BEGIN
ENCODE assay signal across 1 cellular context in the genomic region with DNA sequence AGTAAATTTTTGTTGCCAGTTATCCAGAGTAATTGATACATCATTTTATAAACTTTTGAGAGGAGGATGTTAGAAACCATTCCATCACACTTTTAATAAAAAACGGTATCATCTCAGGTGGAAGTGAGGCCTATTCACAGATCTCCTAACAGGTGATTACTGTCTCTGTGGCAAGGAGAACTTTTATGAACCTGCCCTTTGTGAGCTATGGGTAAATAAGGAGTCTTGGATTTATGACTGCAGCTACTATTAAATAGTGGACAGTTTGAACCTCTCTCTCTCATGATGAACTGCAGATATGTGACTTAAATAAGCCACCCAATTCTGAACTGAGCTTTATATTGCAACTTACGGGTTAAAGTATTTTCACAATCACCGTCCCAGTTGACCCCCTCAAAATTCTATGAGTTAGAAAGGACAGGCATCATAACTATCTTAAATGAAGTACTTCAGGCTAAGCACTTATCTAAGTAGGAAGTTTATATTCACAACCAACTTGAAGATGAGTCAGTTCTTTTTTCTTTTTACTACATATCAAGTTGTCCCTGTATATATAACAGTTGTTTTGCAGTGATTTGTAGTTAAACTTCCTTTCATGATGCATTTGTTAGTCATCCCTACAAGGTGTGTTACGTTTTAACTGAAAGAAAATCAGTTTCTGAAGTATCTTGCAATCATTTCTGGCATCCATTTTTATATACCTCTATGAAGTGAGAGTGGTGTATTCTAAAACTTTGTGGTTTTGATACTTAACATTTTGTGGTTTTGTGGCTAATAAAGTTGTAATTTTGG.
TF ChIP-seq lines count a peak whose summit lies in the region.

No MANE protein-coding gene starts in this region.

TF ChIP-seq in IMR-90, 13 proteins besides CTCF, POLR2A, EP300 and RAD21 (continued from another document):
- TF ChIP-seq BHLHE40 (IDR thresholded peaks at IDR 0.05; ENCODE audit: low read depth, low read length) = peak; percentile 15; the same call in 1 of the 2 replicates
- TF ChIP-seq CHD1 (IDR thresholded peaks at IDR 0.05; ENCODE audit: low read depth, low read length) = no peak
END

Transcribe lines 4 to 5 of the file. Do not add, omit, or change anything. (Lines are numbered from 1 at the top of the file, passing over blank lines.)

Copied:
TF ChIP-seq in IMR-90, 13 proteins besides CTCF, POLR2A, EP300 and RAD21 (continued from another document):
- TF ChIP-seq BHLHE40 (IDR thresholded peaks at IDR 0.05; ENCODE audit: low read depth, low read length) = peak; percentile 15; the same call in 1 of the 2 replicates